Howl at the Moon
South Street Arts Centre
Tom Adams’s new show is a musical trip to the dark side of the moon.
It is an existential pondering of what Michael Collins, the astronaut who stayed behind to take care of Apollo 11 whilst Neil and Buzz walked on the moon, might have done in those moments when he circled behind the moon and lost contact with Houston.
We learn very little about what Michael Collins might have done in those 20 minutes, but we learn plenty about what Tom Adams would do if no one was watching: he’d sing and dance. Clearly, this is what he does even when people are watching. There is a great comedy in his childlike, honest performance, and in his knowing glances to the audience.
The control panel of the Apollo 11 is represented with an impressive array of drum machines, samplers and synthesisers. Each tangent that Tom explores in his musings is illustrated with a soundscape, sampled beats, the noises of Citroen 2CV, guitar, or other musical devices. His physicality, dance moves and performance are all very self-referential, and it is here that his charm and humour shine through.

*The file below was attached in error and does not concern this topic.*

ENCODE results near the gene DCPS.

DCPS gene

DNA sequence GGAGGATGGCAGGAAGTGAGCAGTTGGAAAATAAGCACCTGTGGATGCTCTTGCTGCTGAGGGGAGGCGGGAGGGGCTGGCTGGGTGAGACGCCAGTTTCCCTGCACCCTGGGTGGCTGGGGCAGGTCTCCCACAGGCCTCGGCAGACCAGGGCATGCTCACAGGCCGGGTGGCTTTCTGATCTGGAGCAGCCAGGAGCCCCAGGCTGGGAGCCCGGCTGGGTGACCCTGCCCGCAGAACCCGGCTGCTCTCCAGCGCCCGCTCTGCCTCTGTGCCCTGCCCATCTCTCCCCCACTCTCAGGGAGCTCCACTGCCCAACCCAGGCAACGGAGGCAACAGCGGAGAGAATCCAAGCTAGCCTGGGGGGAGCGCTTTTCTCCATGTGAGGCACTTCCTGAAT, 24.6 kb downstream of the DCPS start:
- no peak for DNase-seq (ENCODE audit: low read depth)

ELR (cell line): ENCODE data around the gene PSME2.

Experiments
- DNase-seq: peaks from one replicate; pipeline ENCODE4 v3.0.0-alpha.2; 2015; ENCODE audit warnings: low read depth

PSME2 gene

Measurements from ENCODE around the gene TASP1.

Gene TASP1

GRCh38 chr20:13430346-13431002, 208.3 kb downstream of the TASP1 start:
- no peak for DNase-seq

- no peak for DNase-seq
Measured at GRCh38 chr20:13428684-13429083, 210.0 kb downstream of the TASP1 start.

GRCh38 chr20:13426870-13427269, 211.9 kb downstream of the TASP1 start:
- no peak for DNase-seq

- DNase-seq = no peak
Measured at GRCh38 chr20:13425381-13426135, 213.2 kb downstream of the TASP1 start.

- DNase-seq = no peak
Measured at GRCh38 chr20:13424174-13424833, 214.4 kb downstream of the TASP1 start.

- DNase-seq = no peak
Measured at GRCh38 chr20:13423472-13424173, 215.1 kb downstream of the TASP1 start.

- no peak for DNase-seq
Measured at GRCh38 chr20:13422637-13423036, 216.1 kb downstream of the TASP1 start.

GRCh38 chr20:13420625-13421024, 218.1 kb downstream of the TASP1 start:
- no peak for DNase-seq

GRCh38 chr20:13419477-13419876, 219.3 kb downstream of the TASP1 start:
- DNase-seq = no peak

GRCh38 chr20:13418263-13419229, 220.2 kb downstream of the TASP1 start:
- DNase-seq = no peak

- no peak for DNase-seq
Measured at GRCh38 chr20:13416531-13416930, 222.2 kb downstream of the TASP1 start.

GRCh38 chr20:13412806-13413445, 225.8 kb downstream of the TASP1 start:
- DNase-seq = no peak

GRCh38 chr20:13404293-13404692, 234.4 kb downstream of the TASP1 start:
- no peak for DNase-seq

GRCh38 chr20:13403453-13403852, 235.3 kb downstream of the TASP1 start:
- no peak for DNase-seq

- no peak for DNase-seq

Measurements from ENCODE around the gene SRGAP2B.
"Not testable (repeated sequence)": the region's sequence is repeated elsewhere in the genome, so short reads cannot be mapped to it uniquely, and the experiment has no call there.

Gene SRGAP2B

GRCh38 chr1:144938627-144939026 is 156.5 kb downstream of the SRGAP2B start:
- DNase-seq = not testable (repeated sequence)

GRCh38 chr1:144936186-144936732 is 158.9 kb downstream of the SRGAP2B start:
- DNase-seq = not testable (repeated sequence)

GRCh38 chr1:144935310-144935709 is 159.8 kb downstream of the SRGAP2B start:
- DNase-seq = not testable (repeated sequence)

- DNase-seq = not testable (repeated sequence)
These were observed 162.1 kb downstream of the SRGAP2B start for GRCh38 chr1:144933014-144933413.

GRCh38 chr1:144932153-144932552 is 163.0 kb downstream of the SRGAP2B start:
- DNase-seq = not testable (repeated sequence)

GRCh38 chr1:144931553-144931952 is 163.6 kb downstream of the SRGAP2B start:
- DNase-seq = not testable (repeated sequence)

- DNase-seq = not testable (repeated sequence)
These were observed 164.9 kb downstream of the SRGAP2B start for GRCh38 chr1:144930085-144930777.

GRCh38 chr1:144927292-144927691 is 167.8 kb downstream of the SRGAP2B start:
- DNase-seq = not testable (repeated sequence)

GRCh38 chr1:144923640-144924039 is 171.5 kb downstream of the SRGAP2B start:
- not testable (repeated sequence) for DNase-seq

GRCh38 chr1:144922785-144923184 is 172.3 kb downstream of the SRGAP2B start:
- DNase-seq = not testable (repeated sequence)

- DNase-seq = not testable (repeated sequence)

This show has at least one foot firmly placed in the stand-up comedy genre, but draws on theatrical devices to create atmosphere. It is not linear, it tells no real story, it is instead, a series of thoughts and ideas, illustrated intelligently and with great humour, with music and dancing. It intends to explore loneliness—there are few places more remote than the other side of the moon after all—but it doesn’t really tell us much about loneliness, just a nod to the importance of human connection.
A thread of a story runs through the piece, an event in Tom's own life. We are introduced to it in the form of a female voice that we only fully understand at the end. But it is not present strongly enough to really lure us in, and its connection to the story of Michael Collins is unclear. It does, however, provide the piece with a shift in mood at the very end, leaving us thoughtful as well as entertained.
The piece works well as a series of comedic ponderings on a theme, with cleverly layered musical interludes and charming physicality. A scene using aerosol cans to mimic space flight is both hilarious and well performed. Clearly, his six months of not fitting in at a street dance class have paid off.
Other physical theatre devices are used well, to represent the moving of the shadows of the spaceship in orbit. It has elements of great skill within it. But what stands out, is his own enjoyment in performing this show. It is palpable and infectious and, whilst the content is not gripping, it is clever, funny and entertaining throughout.
Reviewer: Liz Allum